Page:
Occupation brings with it unintended consequences.  No matter how powerful the occupier may be, it is inevitably a no-win situation.  On one level it’s simply that any occupier tends to be a minority outsider who far from being welcome is seen as illegitimately lording over the majority.  Ironically even though they were native Iraqis, Saddam’s minority Sunni reign over the majority Shiites were seen in the same way and presents a curious parallel to our current occupation of Iraq.  Like him we’re seen as a tiny minority that’s calling the shots.  The only differenced is that we are truly outsiders and that, all of our talk of democracy notwithstanding, the country is more destabilized and dangerous for ordinary folk than it was in his day, killing fields and all.  Israel is caught in the same quagmire with its even briefly renewed occupation of southern Lebanon and it unending occupation of the West Bank.  In both cases, it constitutes a tiny minority that rules only by the sword.  Occupiers don’t make friends and the longer they stay in place to deeper the resentment.  Inevitably occupiers become losers.

In the end that is the nut of the problem, and while the UN feverishly seeks to put a buffer between Hezbollah and Israel, no one (especially not the United States) is even talking publicly about resuscitating the necessary peace process.  There are no urgent shuttles between capitals and no legitimate plan being presented not merely to end the latest violence but that which has effectively continued at some level unabated since 1948.  It is not merely a situation in which everyone is a loser, it is also one in which no one has really clean hands.  Western and increasingly Eastern nations as well are hopelessly conflicted by their need for crude – no substantial consumer on the planet is seriously pursuing alternative sources of energy.  So we talk of support for democracy and at the same time coddle the Saudis and others.  By the same token you can bet that the Chinese won’t be voting for sanctions against Iran.  We have lingering guilt, and rightly so, about Israel which rose from the ashes of a Holocaust that might at least have been mitigated to some degree by a more timely entrance by America in World War II.  That guilt has prevented us from exercising even the tough love which, while not very popular among my fellow American Jews, might ultimately insure Israel’s survival more than the current inexplicable acquiescence to the status quo.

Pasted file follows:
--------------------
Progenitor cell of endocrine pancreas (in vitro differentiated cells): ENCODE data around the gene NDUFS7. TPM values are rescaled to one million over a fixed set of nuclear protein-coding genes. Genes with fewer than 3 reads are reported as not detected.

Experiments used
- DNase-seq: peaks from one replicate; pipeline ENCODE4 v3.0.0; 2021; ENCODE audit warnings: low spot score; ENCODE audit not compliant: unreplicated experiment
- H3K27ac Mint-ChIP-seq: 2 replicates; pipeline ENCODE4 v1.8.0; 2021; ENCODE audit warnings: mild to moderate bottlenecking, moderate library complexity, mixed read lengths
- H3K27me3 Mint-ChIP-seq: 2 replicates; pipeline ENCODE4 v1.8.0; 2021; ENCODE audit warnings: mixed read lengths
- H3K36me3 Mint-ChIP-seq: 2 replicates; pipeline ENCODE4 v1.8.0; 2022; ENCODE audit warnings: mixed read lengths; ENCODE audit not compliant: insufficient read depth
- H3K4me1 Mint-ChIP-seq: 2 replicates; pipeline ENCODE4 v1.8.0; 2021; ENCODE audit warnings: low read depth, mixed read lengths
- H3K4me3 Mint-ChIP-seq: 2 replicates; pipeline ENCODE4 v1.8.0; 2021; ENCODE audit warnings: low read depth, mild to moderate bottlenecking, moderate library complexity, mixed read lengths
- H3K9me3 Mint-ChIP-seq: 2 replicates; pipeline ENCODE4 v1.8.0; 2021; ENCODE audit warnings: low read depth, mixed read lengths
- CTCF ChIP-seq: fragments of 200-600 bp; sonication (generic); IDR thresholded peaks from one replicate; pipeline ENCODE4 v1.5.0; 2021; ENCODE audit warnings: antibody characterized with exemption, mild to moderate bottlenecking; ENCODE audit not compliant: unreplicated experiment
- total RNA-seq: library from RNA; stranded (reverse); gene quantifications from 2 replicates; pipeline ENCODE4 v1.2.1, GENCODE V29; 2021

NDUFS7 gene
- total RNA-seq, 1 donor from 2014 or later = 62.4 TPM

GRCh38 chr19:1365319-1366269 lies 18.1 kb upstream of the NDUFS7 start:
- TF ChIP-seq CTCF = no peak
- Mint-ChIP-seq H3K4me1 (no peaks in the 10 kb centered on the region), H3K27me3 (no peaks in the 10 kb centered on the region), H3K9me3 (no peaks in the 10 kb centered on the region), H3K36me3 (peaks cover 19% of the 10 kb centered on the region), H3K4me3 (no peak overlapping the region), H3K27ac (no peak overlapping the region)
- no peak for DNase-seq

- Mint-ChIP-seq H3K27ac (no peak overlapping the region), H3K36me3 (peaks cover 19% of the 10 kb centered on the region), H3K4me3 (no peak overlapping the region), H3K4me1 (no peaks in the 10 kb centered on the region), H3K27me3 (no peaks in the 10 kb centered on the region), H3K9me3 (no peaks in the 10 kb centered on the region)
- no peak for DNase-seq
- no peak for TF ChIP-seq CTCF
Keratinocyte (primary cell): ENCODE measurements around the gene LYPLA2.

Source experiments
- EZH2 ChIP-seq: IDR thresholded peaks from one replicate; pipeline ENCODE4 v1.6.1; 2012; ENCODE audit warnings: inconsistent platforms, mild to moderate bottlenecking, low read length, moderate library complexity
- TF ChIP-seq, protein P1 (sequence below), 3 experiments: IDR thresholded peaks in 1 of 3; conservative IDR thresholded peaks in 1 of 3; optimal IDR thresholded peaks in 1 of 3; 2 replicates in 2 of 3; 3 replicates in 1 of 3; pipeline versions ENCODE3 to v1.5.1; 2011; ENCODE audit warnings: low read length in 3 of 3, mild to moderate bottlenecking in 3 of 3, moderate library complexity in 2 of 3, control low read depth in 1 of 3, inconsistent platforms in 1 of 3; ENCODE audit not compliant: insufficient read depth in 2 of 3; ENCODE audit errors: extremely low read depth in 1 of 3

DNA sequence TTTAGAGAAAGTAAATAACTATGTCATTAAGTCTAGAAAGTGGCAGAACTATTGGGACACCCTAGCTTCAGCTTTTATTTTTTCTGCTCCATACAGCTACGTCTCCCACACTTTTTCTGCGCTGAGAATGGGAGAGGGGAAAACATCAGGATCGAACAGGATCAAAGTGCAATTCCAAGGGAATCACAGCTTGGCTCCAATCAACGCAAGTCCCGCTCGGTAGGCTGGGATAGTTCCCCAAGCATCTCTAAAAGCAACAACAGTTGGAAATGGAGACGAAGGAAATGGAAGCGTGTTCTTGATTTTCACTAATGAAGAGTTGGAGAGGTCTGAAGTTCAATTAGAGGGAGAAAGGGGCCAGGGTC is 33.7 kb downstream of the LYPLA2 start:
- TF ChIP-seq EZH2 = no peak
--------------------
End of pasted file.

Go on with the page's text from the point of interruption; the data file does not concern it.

The fact is that, despite the ideological and sometimes religious rhetoric, Hezbollah and Hamas see coming to terms with Israel as impossible not so much because it is there, but because Israel’s “there” extends into their “here”.  Israel on the other hand (certainly its many thoughtful realists) sees the tide turning as the Arabs increasingly get their act together and feels both threatened and cornered.  They are well armed, but being a nation with a keen sense of history they know that the few can dominate the many only so long.  Unfortunately parties at such emotional odds, and despite knowing where they ultimately must end up, are incapable of turning the corner on their own.  Just as Iraq began its steep decline when US soldiers stood idly by watching senseless looting, Israel and its neighbors suffer because we and other nations in the world are standing idly by watching the mayhem and doing little to stop it much less helping the parties with a process that they are clearly incapable of executing on their own.  Until that changes we all will continue to be losers.